Wednesday, August 13, 2014

Sweet Spot

***Note:  I have made it a point on this blog to not name names or call out places.  I think this post requires a little different approach.  You won't have to look far to figure it all out.  I feel the least I can do, given the day I had,  is to leave a trail of breadcrumbs for you to experience the place on your own someday...and, when you do, I can say with complete confidence, that you need not look for a guide.  I already found him for you.***

The guy's name is Luke and his photography is pretty sweet.  He has a style that appeals to him...and I agree.  Not the least important element of his images are the settings where he pulls the trigger, capturing on digital files some of the places that I haunt and some that I just want to. 

It didn't take long in the small Midwestern fly fishing circles for our paths to cross.

Last winter at a fly shop gathering I found myself leaning on a fly bin listening with intrigue as he told me about what he was doing and seeing on the south shore.

He's a Southie.
Me a Northie.  

He's got sand and sandstone.   I had basalt, granite and water washed cobble.  I had lake trout, coho, kings and brook trout.  He's got those too, plus browns as well as  pike, carp, smallmouth , walleye, and other warm water fishes.  I had cold water meeting cliffs and unforgiving shorelines dropping off to hundreds of feet of depth.  He's go that as well, but with bays, shallows, flats... along with greater fluctuations in water temp and seiche "tides" that create a whole new can of variables.  Interesting stuff.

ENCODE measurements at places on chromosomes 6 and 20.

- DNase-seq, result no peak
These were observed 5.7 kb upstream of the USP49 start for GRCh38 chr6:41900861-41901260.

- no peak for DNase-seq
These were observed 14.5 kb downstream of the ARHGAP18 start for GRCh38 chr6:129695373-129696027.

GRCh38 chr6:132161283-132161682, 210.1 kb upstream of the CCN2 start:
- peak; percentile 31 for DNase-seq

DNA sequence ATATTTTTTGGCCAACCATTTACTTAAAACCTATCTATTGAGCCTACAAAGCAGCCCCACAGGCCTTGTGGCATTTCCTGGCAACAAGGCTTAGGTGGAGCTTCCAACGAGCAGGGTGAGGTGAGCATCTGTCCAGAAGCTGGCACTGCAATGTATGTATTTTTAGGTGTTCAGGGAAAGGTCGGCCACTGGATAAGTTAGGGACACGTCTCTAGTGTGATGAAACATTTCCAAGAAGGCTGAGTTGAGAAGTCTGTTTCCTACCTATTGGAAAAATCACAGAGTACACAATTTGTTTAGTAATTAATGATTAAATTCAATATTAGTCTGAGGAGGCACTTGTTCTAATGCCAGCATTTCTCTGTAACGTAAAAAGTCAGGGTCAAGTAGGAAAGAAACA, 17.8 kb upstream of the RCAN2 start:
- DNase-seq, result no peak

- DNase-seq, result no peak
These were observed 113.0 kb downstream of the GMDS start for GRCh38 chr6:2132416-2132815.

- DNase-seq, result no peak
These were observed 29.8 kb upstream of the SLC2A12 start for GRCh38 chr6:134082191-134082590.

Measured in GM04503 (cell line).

He left me with an invitation to call him when I got up his way.

I'm not one to forget these kinds of things so when my family and I decided to vacation on the south shore, I shot him a message and we put a plan together.

At 8:00 this morning (right on time) he pulled up to the dock after pulling a cool hat trick (remind me to tell you over a beer sometime) that I was sure was meant to impress my wife but that he swears was just plain dumb luck.

He had just finished a multi-mile run from his launch dock and ran the last two miles exposed to the full wave action of Lake Superior in his Ranger that looked for all the world like a flats skiff but handled the chop like a bay boat.  Brilliant choice.

I thanked my wife for the shuttle and off we went, headed for the shelter of the big bay he guides and pays attention to all summer long.  The water was in the high 60's and low 70's, something a Northie might see for two days on a hot summer up there.  We rounded a point and immediately the deep blue gave way to aquamarine gave way to 4' of clear lake over sand.  A Lake Superior flat.  Without going into too much detail, let me say that trying to figure out where the small mouth bass are on this bay is worth the price of a guide.  I consider myself to be an interested and energetic fly fisherman, but chances are good that without Luke's help I would have been floundering over the wrong water for more time than married man with kids on vacation is allowed to fish.